Long suspensions might be aggravating the problem in Anoka-Hennepin schools.
The Anoka-Hennepin School District is revising the way it disciplines students for fighting, aiming to rein in what can be an escalating cycle of fighting and punishment.
Until now, secondary school students involved in a fight for the first time generally have received the full recommended 10-day suspension. A second offense results in expulsion, which usually means a temporary stay at the district's Compass Programs, designed to get students back on track in their academics and behavior.
As of Thursday, the district reported that 155 students at its 12 high schools and middle schools had been suspended for fighting during this school year.
The question, said Jeff McGonigal, associate superintendent for high schools, is whether the length of the suspensions helps to prevent future problems or perhaps causes new ones by keeping students out of class.
"Those numbers are high, and I'm not quite sure the impact of days six, seven, eight and nine," he said. "It's a negative impact on their education. ... One of the most important factors of getting an education is being in school."
Starting in the fall, principals have been instructed to start with a five-day suspension and add days, if necessary, for aggravating factors, such as if a student clearly is the aggressor or instigator or if there is a record of bullying or harassment. Then, when students return, they'll work with school social workers or other support staff to identify and change the behaviors that got them there in the first place. Parents are encouraged to be part of the readmission process.
Greg Cole, principal of the district's Compass Programs, will oversee the suspensions and help to ensure that discipline is being meted out consistently from school to school.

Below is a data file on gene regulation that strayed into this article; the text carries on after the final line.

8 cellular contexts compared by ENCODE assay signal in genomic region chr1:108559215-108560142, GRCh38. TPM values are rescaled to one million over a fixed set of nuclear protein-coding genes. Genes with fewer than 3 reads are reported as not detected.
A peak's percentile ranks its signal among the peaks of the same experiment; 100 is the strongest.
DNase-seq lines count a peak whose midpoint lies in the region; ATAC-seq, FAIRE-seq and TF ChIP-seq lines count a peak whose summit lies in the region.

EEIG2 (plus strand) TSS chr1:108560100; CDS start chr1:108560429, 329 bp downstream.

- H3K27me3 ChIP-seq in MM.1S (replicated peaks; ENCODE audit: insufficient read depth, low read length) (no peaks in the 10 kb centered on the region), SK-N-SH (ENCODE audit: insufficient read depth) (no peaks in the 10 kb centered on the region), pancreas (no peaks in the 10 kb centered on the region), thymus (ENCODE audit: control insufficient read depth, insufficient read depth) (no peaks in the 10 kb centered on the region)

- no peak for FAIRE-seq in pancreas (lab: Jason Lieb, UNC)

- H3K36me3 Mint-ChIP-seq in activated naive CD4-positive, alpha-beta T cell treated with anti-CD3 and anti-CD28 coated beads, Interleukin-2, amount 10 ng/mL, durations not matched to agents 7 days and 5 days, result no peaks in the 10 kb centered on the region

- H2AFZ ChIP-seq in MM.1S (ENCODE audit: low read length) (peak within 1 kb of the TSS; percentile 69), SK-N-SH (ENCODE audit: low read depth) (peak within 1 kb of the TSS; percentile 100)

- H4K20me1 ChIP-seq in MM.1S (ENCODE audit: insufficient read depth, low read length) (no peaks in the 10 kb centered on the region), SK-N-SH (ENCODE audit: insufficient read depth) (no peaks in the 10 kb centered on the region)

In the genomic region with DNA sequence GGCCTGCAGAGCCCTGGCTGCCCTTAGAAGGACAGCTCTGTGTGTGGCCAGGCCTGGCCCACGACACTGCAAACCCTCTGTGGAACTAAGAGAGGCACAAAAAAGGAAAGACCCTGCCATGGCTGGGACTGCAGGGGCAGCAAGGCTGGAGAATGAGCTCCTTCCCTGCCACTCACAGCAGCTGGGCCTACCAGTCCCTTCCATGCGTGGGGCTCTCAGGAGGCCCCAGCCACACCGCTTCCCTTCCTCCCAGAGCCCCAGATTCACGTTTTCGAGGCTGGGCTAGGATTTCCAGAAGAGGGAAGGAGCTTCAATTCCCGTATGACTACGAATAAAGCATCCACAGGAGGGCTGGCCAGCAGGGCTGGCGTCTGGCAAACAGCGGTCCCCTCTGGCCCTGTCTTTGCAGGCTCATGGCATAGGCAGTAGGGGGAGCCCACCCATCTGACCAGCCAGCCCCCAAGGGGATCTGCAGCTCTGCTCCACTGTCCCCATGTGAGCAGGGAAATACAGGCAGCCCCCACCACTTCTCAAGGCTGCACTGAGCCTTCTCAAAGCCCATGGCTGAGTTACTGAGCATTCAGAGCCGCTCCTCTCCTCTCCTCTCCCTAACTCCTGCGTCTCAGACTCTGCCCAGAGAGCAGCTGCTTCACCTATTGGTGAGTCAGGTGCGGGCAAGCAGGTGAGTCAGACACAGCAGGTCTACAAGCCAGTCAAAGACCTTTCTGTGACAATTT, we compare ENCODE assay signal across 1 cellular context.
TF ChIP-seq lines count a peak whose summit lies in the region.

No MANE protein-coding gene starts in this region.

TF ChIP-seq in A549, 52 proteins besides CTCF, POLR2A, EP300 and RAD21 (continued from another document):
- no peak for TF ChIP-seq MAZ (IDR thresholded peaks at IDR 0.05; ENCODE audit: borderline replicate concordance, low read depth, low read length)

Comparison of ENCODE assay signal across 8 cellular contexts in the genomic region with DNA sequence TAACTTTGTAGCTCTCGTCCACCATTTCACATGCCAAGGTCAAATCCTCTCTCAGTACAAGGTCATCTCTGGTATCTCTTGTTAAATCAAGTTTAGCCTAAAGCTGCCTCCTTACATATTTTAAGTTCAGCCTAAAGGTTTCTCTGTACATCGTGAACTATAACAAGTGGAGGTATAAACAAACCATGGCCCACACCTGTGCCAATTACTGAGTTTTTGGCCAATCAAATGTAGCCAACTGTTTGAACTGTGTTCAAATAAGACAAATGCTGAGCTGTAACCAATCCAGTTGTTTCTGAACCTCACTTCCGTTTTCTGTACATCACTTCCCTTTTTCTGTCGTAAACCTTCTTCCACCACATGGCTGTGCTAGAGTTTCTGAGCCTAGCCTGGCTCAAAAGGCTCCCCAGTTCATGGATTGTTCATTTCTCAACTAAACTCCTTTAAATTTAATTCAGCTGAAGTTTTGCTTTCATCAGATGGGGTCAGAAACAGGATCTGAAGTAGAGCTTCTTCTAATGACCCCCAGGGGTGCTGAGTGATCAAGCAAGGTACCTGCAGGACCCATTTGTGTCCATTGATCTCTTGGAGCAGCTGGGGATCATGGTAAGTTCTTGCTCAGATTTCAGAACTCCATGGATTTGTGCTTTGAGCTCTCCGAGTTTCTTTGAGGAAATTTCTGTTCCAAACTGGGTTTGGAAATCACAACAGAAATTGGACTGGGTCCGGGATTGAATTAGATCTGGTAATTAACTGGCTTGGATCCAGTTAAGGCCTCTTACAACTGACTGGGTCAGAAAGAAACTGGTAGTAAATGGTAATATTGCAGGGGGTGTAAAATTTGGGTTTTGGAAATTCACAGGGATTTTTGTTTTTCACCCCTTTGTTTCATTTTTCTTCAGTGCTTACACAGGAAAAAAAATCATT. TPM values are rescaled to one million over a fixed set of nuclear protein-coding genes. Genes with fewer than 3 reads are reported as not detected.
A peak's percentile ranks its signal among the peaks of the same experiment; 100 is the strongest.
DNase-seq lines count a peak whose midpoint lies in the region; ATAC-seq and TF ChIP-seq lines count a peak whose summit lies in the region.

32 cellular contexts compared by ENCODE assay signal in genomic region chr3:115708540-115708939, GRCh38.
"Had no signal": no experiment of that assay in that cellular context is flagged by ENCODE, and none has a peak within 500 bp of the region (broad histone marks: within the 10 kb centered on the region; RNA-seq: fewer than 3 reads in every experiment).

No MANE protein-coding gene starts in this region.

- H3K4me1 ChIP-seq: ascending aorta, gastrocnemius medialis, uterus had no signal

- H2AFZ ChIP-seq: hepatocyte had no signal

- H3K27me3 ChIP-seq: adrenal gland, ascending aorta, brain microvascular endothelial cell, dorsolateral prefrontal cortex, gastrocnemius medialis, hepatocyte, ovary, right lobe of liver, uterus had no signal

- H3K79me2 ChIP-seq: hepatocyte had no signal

The district is aiming to reduce the academic impact of the discipline, and to land on a more effective means of preventing future problems.
The district's reasoning is supported by the Minnesota Department of Education, which noted in a report last fall that students who are suspended generally have lower rates of academic achievement, are more likely to drop out and are more likely to continue to get into trouble.
In 2009-10, the most recent year for which figures are available from the state, more than 52,500 students were suspended from Minnesota public schools, for a variety of offenses. The result was more than 110,000 missed instructional days.
In the Anoka-Hennepin district, the social workers "will help the student track how did you end up where you were, and did you get what you wanted from that strategy? Most students would say no," McGonigal said. "The social worker will be able to sit down with them and say that's not what you wanted? What's a better strategy?"
Cole, who often works with students who have gotten into trouble at school, said most are receptive to getting help thinking through their actions and evaluating what got them into trouble.
"It's a rare student that digs in so deeply that they will tell you, 'If the same thing happens I'm going to do it again. I don't care what anybody says,'" he said. "More often than not, kids don't really want to fight, but I think they feel a social pressure once they've been called out or challenged or disrespected, to defend their pride more than their physical safety."
The role of the social worker is a result of Superintendent Dennis Carlson's recent push to address student mental health in the district, McGonigal said.
Each middle and high school will have at least a part-time social worker or another mental health professional on staff; they could share time between middle and high schools in a single geographic area, for consistency among siblings at different schools.
Many districts reassessing
Many school districts are reassessing their suspension policies, said Eric Kloos supervisor in the Special Education division of the Minnesota Department of Education.
"In the same way that attendance is very important, people are becoming very tuned into that," he said. "They are revising suspension and removal from instruction, especially when it's for longer periods of time."
In the long run, he said, prevention and efforts to lay out positive behavioral expectations work much better.
"The bottom line is we can't have kids fighting to solve any kind of conflict," he said. "We have an obligation to work with them to develop other methods for resolving conflict, which is very challenging. It's hard to do, but absolutely possible."
Maria Elena Baca • 612-673-4409